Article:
Depending on where you are, perhaps this is a chance to reconnect with the land, with farmers, with the sources of food and cooking. This is a good time to plant a garden. And gardening can be very meditative. Growing food is not just for the food, but this process helps us to reconnect with who we are, why we love food, and why we love cooking. With this time, cook at home. Cook for your neighbor and drop the food off. Please your family and your friends and your own palate with food, for yourself. This is not always easy for a chef with the pressure of running a restaurant. Cooking is therapeutic…

Many people now are beginning to suffer economically. But if you can afford it, order take-out, and buy extra for your neighbors. If you can afford it, leave a very large tip. Think about the servers and dishwashers and cooks that may not be able to pay their rent this month. If you can be more generous than usual, that would be a good idea. We need to do everything we can to keep these restaurants in our communities alive.

…this moment is a reassessment and re-adjustment of our lives. Some good things may come of it. We may have the opportunity to get closer to one another, to sit as a family together at the table, not one or two nights a week, but seven! We may not see our friends, but we may talk on the phone more than before. Certainly, with our wives and children we will be creating new bonds. We will all be cooking more, even me. This may be the opportunity to extend your palate, and to get your kids excited about cooking and cooking with you.

Watch a playlist of Jacques Pépin: More Fast Food My Way (they’re all embedded below) courtesy of KQED Public Television, which has also shared a number of free downloadable recipes from the program here.

Attention last minute holiday shoppers: the companion cookbook would make a lovely gift for the chef in your life (possibly yourself.)

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Ayun Halliday is an author, illustrator, theater maker and Chief Primatologist of the East Village Inky zine. She most recently appeared as a French Canadian bear who travels to New York City in search of food and meaning in Greg Kotis’ short film, L’Ourse.  Follow her @AyunHalliday.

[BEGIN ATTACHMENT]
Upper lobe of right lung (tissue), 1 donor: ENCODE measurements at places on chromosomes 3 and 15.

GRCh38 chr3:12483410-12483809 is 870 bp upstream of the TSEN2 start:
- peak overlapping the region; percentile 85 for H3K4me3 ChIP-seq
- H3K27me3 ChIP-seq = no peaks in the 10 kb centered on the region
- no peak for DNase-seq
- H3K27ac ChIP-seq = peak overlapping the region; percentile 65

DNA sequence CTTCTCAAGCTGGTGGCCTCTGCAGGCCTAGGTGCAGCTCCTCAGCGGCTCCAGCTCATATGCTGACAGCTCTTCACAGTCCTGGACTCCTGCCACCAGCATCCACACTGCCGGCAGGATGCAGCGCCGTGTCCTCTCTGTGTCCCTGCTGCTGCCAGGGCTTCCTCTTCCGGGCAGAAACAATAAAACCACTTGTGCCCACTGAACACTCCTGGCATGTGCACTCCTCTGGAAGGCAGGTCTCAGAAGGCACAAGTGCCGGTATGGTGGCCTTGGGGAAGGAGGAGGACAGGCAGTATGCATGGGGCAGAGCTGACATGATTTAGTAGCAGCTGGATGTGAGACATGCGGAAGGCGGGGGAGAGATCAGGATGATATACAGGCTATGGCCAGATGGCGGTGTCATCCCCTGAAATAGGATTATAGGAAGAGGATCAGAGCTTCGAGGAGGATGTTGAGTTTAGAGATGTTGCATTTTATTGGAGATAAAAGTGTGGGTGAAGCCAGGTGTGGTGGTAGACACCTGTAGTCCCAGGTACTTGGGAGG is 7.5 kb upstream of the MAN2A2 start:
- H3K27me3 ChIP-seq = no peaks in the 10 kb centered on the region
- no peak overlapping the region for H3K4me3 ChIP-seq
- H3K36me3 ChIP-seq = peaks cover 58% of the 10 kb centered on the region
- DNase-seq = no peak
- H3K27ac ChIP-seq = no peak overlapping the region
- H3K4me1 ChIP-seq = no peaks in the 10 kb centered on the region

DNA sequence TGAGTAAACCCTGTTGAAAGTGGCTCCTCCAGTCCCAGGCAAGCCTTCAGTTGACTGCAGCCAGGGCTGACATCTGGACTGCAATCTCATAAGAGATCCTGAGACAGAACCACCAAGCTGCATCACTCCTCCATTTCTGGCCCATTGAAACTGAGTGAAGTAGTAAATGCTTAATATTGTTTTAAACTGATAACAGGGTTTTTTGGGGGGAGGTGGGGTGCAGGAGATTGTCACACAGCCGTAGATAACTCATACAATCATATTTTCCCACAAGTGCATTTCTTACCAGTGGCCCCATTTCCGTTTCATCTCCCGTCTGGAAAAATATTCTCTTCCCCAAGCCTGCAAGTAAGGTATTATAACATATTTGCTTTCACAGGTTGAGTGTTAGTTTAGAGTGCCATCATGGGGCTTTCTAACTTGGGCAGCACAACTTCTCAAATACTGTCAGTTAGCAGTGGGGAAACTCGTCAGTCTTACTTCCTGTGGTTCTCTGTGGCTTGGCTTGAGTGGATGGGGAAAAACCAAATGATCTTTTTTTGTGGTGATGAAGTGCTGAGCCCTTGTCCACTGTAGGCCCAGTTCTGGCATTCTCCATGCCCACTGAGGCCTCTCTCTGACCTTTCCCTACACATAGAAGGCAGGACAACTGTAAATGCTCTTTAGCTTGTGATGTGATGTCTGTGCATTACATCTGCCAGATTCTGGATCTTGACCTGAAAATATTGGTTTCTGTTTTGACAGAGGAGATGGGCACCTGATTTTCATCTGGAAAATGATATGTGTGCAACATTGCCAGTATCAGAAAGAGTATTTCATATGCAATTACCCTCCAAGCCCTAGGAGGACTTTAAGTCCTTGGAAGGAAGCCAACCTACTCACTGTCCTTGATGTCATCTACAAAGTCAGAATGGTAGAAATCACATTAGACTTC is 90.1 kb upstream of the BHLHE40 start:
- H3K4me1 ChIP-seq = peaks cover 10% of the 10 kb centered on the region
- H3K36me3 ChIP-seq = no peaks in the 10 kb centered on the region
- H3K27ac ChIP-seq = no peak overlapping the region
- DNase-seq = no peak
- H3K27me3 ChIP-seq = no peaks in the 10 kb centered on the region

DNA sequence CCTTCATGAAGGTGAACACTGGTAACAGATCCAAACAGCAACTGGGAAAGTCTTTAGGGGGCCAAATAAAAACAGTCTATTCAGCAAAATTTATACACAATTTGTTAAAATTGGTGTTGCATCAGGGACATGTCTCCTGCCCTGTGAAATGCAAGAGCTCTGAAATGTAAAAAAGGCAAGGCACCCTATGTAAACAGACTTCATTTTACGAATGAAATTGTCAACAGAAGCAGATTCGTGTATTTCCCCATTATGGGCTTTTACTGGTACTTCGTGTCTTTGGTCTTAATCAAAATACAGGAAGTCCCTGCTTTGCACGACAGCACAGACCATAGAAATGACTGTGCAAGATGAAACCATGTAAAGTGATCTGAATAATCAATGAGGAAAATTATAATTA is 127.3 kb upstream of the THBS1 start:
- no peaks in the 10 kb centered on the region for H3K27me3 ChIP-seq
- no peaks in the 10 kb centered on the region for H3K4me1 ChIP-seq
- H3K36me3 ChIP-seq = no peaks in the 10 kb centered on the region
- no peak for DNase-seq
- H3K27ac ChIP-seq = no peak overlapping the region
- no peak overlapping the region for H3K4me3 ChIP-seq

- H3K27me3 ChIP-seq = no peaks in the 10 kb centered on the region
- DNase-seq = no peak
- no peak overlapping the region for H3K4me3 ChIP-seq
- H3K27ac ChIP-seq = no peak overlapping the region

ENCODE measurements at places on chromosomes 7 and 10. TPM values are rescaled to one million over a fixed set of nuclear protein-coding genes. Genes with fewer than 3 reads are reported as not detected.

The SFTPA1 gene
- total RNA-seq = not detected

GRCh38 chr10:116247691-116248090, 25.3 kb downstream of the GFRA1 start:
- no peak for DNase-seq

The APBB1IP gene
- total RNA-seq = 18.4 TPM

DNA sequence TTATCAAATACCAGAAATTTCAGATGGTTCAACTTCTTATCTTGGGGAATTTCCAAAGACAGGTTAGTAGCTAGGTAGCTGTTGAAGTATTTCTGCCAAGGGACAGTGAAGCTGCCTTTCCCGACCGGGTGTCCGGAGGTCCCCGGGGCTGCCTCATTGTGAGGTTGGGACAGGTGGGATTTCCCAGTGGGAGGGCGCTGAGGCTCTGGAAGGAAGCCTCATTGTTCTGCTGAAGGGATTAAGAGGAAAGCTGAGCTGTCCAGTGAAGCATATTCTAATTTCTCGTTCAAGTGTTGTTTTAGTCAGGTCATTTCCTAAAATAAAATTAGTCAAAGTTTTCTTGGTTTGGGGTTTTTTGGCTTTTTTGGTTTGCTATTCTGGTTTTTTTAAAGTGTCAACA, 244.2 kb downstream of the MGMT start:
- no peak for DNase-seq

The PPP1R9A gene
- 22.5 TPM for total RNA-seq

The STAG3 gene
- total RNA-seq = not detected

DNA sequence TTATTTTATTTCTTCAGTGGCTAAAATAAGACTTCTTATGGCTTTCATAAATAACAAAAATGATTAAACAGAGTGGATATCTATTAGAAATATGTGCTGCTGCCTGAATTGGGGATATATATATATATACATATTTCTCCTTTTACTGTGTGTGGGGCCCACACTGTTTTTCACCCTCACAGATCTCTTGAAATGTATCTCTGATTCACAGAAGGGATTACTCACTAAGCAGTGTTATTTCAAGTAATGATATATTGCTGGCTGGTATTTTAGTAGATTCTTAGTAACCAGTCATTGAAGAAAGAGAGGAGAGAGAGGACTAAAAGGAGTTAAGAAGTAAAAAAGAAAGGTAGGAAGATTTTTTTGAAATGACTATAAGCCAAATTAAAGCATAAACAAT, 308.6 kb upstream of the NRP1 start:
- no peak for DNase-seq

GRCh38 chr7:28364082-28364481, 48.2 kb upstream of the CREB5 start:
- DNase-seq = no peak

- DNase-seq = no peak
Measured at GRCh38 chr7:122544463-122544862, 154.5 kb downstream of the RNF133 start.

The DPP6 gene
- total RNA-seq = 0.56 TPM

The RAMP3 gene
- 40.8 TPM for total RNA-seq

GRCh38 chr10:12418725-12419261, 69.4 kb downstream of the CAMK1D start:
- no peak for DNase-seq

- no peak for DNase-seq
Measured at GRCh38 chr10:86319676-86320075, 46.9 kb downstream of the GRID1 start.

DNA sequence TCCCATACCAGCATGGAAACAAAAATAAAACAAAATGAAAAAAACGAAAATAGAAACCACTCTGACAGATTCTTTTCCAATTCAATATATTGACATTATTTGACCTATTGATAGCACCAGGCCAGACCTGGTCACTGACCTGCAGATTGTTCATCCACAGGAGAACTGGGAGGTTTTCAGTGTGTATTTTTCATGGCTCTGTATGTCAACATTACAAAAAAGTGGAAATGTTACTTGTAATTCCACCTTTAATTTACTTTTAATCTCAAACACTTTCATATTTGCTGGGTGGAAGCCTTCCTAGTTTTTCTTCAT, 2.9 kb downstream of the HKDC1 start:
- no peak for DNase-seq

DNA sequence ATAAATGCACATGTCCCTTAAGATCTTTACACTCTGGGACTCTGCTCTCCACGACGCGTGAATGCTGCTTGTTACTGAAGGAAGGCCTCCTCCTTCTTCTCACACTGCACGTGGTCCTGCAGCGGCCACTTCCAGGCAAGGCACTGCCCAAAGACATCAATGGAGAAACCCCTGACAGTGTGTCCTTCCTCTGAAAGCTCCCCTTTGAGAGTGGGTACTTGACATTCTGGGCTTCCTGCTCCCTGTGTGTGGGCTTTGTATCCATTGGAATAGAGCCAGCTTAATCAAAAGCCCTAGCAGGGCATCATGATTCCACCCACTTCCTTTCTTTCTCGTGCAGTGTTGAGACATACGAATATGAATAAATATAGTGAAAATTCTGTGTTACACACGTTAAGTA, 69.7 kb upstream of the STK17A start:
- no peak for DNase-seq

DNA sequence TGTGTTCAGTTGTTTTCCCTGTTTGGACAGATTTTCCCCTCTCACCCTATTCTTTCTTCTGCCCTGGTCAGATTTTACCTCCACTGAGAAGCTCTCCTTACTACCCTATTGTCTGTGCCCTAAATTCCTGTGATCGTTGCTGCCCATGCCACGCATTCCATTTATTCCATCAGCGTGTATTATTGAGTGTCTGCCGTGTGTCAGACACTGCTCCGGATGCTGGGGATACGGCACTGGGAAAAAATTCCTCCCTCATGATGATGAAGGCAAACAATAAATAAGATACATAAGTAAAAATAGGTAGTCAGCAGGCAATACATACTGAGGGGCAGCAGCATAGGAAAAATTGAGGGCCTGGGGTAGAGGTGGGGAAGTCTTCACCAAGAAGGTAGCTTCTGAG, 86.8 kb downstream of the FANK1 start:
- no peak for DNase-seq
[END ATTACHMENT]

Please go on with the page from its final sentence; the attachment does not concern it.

When Italian Futurists Declared War on Pasta (1930)

We must fight against puddles of sauce, disordered heaps of food, and above all, against flabby, anti-virile pastasciutta. —poet Filippo Tommaso Marinetti

Odds are Filippo Tommaso Marinetti, the father of Futurism and a dedicated provocateur, would be crestfallen to discover how closely his most incendiary gastronomical pronouncement aligns with the views of today’s low-carb crusaders.

In denouncing pasta, “that absurd Italian gastronomic religion,” his intention was to shock and criticize the bourgeoisie, not reduce bloat and inflammation.

He did, however, share the popular 21st-century view that heavy pasta meals leave diners feeling equally heavy and lethargic.

As he declared in 1930 in The Futurist Cookbook:

Futurist cooking will be free of the old obsessions with volume and weight and will have as one of its principles the abolition of pastasciutta. Pastasciutta, however agreeable to the palate, is a passéist food because it makes people heavy, brutish, deludes them into thinking it is nutritious, makes them skeptical, slow, pessimistic… Any pastascuittist who honestly examines his conscience at the moment he ingurgitates his biquotidian pyramid of pasta will find within the gloomy satisfaction of stopping up a black hole. This voracious hole is an incurable sadness of his. He may delude himself, but nothing can fill it. Only a Futurist meal can lift his spirits. And pasta is anti-virile because a heavy, bloated stomach does not encourage physical enthusiasm for a woman, nor favour the possibility of possessing her at any time.

Bombast came naturally to him. While he truly believed in the tenets of Futurismspeed, industry, technology, and the cleansing effects of war, at the expense of tradition and the pasthe gloried in hyperbole, absurdity, and showy pranks.

The Futurist Cookbook reflects this, although it does contain actual recipes, with very specific instructions as to how each dish should be served. A sample:

RAW MEAT TORN BY TRUMPET BLASTS: cut a perfect cube of beef. Pass an electric current through it, then marinate it for twenty-four hours in a mixture of rum, cognac and white vermouth. Remove it from the mixture and serve on a bed of red pepper, black pepper and snow. Each mouthful is to be chewed carefully for one minute, and each mouthful is divided from the next by vehement blasts on the trumpet blown by the eater himself.

Intrepid host Trevor Dunseith documents his attempt to stage a faithful Futurist dinner party in the above video.

Guests eat salad with their hands for maximum “pre-labial tactile pleasure” before balancing oranges stuffed with antipasto on their heads to randomize the selection of each mouthful. While not all of the flavors were a hit, the party agreed that the experience wasas intendedtotally novel (and 100% pasta free).